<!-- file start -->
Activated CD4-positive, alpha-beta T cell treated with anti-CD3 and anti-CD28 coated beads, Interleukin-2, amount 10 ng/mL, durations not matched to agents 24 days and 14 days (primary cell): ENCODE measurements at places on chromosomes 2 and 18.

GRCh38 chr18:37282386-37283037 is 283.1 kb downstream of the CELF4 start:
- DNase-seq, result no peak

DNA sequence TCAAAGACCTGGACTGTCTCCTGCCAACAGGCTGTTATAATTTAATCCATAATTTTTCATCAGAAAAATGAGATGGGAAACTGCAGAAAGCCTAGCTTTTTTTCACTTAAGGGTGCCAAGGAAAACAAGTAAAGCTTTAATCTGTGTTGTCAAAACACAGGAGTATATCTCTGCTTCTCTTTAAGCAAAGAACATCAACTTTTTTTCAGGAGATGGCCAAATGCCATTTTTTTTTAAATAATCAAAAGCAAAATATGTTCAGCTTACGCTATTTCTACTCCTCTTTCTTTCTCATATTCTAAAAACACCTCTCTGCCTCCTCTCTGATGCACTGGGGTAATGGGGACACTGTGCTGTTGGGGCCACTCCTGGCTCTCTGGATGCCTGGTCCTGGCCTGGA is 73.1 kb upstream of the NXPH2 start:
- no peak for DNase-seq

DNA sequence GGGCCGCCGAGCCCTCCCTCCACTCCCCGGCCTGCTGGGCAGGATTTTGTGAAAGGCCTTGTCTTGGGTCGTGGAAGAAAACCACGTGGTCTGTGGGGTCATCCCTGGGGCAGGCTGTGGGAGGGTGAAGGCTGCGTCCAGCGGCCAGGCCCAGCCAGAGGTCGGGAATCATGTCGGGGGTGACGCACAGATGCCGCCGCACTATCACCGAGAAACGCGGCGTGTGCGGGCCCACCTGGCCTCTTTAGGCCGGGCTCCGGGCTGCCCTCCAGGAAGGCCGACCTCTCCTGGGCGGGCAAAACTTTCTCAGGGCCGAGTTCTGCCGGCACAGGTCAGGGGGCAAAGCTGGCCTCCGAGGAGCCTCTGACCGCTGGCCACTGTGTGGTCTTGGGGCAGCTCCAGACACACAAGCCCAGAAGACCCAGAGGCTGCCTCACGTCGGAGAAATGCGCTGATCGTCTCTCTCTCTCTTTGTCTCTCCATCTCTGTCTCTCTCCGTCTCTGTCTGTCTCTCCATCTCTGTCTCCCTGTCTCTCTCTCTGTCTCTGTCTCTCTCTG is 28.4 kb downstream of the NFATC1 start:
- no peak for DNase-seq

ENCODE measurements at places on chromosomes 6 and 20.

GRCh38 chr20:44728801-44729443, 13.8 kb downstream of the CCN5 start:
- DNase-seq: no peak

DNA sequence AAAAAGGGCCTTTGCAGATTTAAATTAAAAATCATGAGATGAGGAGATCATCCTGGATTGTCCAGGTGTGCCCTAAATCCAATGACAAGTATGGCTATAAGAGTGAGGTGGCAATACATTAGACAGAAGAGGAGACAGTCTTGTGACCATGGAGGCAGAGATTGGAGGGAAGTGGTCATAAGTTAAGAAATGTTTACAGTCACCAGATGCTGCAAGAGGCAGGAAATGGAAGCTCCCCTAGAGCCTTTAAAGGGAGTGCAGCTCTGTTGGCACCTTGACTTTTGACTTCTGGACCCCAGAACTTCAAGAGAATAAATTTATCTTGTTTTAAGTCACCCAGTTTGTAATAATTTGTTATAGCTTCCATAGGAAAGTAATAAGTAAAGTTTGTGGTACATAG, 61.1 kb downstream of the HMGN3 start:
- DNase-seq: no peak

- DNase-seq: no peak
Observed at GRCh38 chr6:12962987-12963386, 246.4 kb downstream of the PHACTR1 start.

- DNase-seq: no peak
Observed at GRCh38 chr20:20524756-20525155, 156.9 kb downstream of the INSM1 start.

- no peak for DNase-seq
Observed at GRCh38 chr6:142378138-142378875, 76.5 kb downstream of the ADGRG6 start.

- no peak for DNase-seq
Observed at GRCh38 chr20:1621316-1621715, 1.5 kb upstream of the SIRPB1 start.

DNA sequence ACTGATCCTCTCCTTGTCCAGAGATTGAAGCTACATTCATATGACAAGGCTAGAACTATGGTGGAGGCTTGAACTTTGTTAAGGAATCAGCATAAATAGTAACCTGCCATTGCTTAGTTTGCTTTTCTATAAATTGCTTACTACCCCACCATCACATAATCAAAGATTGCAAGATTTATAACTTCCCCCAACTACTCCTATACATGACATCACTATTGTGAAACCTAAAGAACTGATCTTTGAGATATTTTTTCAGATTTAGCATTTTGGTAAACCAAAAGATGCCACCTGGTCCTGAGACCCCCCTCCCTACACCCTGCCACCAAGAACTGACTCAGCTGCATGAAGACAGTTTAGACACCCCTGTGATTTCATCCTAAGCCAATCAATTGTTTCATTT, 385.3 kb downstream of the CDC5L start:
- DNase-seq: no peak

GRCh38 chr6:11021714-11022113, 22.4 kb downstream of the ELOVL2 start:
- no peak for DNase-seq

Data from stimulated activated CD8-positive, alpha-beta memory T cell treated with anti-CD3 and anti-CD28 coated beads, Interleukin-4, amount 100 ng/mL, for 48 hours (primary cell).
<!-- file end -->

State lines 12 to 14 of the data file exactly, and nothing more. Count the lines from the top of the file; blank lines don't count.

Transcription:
- DNase-seq: no peak

- DNase-seq: no peak
Observed at GRCh38 chr6:12962987-12963386, 246.4 kb downstream of the PHACTR1 start.